Ravens remain confident in kicker Justin Tucker after miss
OWINGS MILLS, Md. (AP) — Baltimore Ravens coach John Harbaugh said the lessons his team learned losing improbable fashion will help his team the rest of the season.
Harbaugh praised his team's performance against New Orleans — with the possible exception of one missed kick.
Playing without two starting offensive linemen and with standout cornerback Marlon Humphrey watching from the sideline on Sunday, the Ravens limited Drew Brees to 212 yards passing and scored the potential game-tying touchdown with 24 seconds left by virtue of a six-play, 81-yard drive engineered deftly by quarterback Joe Flacco.
Then, with overtime looming, Justin Tucker's seemingly automatic conversion sailed to the right . He was previously 222 for 222 since turning pro in 2012.
The 24-23 defeat dropped Baltimore (4-3) out of a first-place tie in the AFC North with a matchup at Carolina upcoming Sunday.
"Our guys played very well," Harbaugh said Monday. "Many of the things that we learned in this last game, we can apply to the rest of the season. And we're going to try to do that and make the game a positive in that sense."
At kickoff, the wind was blowing at 15 mph. Tucker didn't use that as an excuse, though that might have been a factor in his unexpected misfire.
"The wind was definitely part of it," Harbaugh insisted. "But at the end of the day, it's a missed kick."
Tucker couldn't deny that.
"I feel like I cost us the game," he said Sunday night. "Every single one of my teammates thus far has told me the opposite, and no one play wins or loses a game. But that's a tough thing to grapple with when you're the guy in that situation at the end of the game."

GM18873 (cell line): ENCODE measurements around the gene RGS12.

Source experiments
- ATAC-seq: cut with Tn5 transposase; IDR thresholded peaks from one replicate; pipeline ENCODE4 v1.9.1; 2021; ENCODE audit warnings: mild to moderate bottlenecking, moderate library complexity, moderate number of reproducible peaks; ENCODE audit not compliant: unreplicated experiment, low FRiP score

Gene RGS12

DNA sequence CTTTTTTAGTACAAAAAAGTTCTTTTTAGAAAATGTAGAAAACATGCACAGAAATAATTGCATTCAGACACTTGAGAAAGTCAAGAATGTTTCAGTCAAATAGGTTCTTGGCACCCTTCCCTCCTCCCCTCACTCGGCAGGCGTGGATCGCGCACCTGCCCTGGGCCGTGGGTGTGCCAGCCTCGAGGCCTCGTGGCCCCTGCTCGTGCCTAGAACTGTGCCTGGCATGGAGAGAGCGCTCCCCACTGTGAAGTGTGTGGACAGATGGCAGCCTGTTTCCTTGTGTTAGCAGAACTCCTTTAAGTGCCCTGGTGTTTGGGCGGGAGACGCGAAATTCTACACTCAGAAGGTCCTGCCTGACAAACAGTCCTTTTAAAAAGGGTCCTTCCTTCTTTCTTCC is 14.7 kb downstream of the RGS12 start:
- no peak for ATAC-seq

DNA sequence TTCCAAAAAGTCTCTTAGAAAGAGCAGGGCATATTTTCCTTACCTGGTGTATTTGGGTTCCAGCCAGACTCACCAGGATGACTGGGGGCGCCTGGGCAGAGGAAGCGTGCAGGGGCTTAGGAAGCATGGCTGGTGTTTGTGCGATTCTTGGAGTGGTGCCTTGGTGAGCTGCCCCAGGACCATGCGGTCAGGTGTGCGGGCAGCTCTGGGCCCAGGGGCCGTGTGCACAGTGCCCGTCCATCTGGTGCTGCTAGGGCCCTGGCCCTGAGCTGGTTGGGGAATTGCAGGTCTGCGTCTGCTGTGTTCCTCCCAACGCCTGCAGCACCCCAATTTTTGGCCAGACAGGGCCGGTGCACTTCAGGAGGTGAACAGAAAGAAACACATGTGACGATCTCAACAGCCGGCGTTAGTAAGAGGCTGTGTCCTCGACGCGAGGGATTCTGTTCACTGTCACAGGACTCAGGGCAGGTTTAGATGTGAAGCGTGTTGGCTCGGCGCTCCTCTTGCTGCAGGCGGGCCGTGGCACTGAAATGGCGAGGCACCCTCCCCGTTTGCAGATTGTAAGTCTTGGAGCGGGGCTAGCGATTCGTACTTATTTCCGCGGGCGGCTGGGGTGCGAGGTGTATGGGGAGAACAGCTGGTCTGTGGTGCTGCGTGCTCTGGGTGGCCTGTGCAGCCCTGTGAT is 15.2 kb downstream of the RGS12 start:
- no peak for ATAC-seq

Harbaugh considered for a moment going for a 2-point conversion, but dismissed the notion because the plan all along was to kick the ball in that situation.
"The numbers say to put it in overtime. That's what the analytics say. It's a clear choice," Harbaugh said. "We have a Saturday morning meeting where we go through all those factors, and we had decided we would put it in overtime if it came to that.
"But you know, I had thoughts about going for 2. I was asked that, I thought about it. Your gut sometimes talks to you and you make a decision at the end based on that. At the end, I decided to go with what we talked about doing."
One reason the Ravens are tough in overtime is because Tucker is the most accurate field goal kicker in NFL history and is 36 for 50 over his career from at least 50 yards out.
Give Baltimore credit for getting in position to tie the game in the final minute, in part because the offensive line was thinned by injuries to Alex Lewis and James Hurst. Rookies Bradley Bozeman and Orlando Brown Jr. saw extensive action, and through it all Flacco was sacked only once.
"I thought they acquitted themselves very well," Harbaugh said of Bozeman and Brown. "Both of them will learn from it. I think they'll get a lot better because of the game experience they had and the speed of the game and all that. It was a positive in that sense."
A victory would have given the Ravens sole possession of first place in the division. But who's to say they would have won in overtime?
"It's one of these games that could've went either way," Flacco said. "There's no sense in putting your head down and crying about stuff like this. You just have to move on."
The Ravens don't intend to let the loss define their season.
"We're not feeling sorry for ourselves. We fell one point short," said linebacker Terrell Suggs, who had the team's lone sack of Brees. "We've got the best kicker in ball, so we're not going to worry about that. We go back to the drawing board, get over this one quick, learn from your mistakes and get ready for Carolina."
If that game comes down to a kick from Tucker in the closing seconds, there is a good chance he won't be thinking about his miss against the Saints.
"Justin's the best in the world at what he does, and he's the most confident person that I know," Flacco said. "It's not going to be an issue."
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